The following is an edited transcription of the Truth in Love Podcast: Episode 3 : Is Same-Sex Attraction Sinful?
Lambert: In our contemporary culture the problem of homosexuality is one that the church has been forced to address in unprecedented ways. Currently, one of the issues that the church is addressing is not just the problem of same-sex behavior, but the attractions and desires that lead to that behavior. Our guest to help us think through the issue of same-sex attraction is Dr. Denny Burk. Dr. Burk is the professor of Biblical Studies at Southern Seminary and their undergraduate institution, Boyce College. He’s also the author of the book, What is the Meaning of Sex as well as the forthcoming book, Transforming Homosexuality: Living Faithfully with Same Sex Attraction. I am glad Denny is here with us today to talk with us about this important issue of attraction and desire that precipitates same-sex behavior. Dr. Burk, what is same-sex attraction and why is it sinful?
Burk: Same-Sex attraction is just what it sounds like; it is sexual attraction to persons of the same sex. If you listen to the medical authorities they will define sexuality as one of three things: a person can experience attraction to the opposite sex, the same sex, or both sexes. Many people experience exclusive attractions to the same sex, while some people experience attractions to both sexes. The issue for us as Christians is to know what the Scripture teaches us about our attractions and if the Bible teaches us how to think about them. The answer to that is yes. The answer is that our attractions have a moral component to them and Jesus Himself is perhaps the one who spoke the most clearly about this in Matthew 5:27-28 when speaking of the ten commandments. In particular, he referenced the seventh commandment when He said, “You have heard that it was said, ‘You shall not commit adultery.’ But I say to you that everyone who looks at a woman with lustful intent has already committed adultery with her in his heart.” What Jesus was teaching us is that it is not just the doing of the sin that’s a problem, it’s the desiring of it that is sinful. So, if you find yourself in any condition of desiring immorality or any kind of sinful sex, then that would be an occasion for repentance. So when you think about same-sex attraction, what same sex attraction is, is a persistent kind of desiring of sexual contact with people of the same sex. This of course is prohibited in Scripture, so biblically speaking, same-sex attraction itself becomes an occasion for repentance.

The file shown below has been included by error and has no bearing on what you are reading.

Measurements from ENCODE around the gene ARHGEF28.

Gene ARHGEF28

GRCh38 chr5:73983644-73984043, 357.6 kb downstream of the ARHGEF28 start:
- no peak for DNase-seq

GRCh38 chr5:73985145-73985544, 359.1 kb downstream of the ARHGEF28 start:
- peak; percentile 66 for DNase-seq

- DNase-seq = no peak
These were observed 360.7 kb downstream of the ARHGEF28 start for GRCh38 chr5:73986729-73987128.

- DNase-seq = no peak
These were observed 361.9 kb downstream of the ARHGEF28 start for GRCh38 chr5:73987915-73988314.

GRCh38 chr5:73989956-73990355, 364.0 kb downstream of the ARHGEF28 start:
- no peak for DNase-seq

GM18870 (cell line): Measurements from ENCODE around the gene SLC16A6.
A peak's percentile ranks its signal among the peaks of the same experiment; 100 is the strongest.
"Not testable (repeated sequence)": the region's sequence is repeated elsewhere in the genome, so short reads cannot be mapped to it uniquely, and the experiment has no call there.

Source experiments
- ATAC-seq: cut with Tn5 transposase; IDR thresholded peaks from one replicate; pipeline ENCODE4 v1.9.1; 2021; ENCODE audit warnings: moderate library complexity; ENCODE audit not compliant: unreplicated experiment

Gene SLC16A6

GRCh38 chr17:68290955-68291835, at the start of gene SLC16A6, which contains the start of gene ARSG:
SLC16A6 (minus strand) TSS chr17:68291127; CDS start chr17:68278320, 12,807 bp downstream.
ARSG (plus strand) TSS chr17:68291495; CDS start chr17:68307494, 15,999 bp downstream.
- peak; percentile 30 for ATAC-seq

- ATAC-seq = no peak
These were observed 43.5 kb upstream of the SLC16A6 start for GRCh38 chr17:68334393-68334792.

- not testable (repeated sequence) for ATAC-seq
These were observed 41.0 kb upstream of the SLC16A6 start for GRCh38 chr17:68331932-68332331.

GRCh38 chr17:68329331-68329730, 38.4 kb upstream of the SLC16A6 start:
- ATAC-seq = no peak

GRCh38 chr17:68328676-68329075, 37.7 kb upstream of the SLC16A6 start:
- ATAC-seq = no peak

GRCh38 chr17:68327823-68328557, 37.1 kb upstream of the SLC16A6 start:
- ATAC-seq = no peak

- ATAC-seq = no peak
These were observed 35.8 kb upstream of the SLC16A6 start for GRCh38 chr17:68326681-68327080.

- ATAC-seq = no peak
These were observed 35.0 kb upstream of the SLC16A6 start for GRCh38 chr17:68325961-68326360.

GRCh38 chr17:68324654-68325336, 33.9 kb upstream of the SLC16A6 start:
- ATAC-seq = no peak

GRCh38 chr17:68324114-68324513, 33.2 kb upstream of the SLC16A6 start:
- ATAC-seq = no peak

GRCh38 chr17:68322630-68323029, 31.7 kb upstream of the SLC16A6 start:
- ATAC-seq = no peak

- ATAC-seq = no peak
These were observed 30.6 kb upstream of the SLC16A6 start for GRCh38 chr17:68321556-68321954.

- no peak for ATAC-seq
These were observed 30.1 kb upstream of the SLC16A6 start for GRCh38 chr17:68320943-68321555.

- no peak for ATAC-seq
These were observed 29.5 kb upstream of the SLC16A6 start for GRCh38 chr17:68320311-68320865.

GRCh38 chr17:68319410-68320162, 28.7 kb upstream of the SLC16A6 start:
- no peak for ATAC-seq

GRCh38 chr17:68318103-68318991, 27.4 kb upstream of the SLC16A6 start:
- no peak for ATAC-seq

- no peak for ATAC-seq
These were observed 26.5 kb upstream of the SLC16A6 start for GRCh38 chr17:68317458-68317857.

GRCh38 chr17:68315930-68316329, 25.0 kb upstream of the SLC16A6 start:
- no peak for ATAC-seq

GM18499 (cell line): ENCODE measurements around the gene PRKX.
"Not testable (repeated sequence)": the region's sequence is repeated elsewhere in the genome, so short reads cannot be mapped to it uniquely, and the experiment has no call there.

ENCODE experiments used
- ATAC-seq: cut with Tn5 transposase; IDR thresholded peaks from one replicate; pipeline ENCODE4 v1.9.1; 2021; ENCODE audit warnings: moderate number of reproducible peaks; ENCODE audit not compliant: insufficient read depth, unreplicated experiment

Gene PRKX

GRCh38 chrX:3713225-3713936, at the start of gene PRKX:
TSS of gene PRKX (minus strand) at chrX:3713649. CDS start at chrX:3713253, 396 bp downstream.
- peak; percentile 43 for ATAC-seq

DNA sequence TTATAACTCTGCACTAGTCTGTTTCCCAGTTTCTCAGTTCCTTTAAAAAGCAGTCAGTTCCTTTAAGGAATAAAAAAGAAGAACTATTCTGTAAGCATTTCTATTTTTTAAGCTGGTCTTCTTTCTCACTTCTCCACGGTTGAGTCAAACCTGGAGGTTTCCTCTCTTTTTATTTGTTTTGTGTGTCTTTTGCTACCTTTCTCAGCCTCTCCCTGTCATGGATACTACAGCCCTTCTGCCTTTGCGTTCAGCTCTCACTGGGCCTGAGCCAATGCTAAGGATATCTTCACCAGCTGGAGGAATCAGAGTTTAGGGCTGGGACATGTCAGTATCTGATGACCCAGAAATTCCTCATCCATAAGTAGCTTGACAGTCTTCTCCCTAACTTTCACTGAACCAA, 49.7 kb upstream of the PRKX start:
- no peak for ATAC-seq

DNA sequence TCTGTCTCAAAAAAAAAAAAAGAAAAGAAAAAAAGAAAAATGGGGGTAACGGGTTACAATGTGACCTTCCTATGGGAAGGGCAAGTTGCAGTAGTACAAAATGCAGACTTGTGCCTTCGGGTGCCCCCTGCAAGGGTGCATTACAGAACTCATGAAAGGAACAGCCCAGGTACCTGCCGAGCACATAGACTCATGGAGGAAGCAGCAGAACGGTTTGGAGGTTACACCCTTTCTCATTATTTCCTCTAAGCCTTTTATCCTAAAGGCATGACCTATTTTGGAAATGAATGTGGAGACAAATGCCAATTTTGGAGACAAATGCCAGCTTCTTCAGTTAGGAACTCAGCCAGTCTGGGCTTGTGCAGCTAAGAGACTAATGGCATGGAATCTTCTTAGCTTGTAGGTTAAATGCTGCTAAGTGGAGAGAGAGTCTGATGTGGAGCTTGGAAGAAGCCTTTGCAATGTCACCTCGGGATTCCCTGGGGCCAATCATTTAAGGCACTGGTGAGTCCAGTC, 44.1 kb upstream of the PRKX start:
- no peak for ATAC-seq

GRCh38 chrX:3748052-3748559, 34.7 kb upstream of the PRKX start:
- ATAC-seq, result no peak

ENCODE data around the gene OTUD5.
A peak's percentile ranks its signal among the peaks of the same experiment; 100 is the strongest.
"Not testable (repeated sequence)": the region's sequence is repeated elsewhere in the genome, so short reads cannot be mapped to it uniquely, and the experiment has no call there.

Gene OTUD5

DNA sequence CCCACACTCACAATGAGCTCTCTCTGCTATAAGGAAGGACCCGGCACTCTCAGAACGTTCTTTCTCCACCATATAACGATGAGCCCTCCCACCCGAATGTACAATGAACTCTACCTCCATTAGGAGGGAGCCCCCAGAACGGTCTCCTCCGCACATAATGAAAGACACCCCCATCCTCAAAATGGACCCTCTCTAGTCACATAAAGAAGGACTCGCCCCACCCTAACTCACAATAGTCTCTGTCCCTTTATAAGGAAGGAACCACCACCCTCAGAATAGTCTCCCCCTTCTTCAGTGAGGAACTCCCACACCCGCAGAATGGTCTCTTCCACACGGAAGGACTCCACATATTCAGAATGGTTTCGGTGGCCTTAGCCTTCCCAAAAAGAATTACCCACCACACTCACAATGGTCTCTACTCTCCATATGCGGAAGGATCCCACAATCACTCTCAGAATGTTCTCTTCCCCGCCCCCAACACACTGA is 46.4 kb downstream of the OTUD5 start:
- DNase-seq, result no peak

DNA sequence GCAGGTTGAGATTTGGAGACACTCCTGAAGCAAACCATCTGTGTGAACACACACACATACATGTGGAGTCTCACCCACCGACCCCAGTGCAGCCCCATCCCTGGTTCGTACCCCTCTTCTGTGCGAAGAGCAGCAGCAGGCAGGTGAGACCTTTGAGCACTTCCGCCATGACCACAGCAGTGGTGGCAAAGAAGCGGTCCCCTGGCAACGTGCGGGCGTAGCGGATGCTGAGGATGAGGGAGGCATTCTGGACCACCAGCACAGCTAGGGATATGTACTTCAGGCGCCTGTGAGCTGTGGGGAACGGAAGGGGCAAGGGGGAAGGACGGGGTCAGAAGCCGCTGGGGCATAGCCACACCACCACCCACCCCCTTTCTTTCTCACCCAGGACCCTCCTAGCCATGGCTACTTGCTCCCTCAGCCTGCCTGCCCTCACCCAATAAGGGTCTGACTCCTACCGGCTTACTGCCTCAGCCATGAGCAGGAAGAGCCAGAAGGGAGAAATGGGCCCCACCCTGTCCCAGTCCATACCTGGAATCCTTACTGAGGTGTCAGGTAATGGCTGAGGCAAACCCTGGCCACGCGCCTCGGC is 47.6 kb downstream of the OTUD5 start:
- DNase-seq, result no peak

Lambert: This is a conversation that a lot of different Christians are having in evangelicalism right now, and there is not complete agreement between evangelicals on the sinfulness of same-sex attraction. Help us understand why it’s so important to be having this conversation right now.
Burk: Well there is some disagreement about this. Some people who are Christians and who otherwise would be very close to us confessionally, in terms of what they believe in their evangelical faith, are having disagreements about this. There is a sector within evangelicalism of folks who, whereas we all agree that same-sex sexual behavior would be sinful, would argue that same-sex attraction itself is not. You may have certain kinds of attractions but those aren’t necessarily sinful; they are not necessarily something you need to repent from. There are some within the movement who are saying that same sex attraction can be used for good purposes, such as to achieve better emotional connectedness and relatedness to people of the same sex even though you may be living a celibate lifestyle. They sort of use same-sex attraction as a pivot to holy ends, yet I would argue that biblically that is not a very helpful way to think about the issue. Same-sex attraction doesn’t enable and enhance holy friendships, it is an impediment to them. Yes, we can have holy same-sex friendships and even people who struggle with same-sex attraction can have holy same-sex friendships. That is able to happen because they are repenting and setting themselves aside from sexual attractions that are unholy. I just want to be careful that we don’t communicate to people that somehow unholy sexual attractions can be used for holy ends.
Lambert: Some people who are listening in on this conversation that Christians are having feel a little overwhelmed. They are saying, “Ok, I feel drawn sexually to members of the same sex; yet that is just a temptation. I don’t think it’s right for you to say my temptations are sinful since we all face temptations and we are not always guilty of sin when the temptation comes.” Help us think through the distinction between a temptation and sinful same-sex attraction.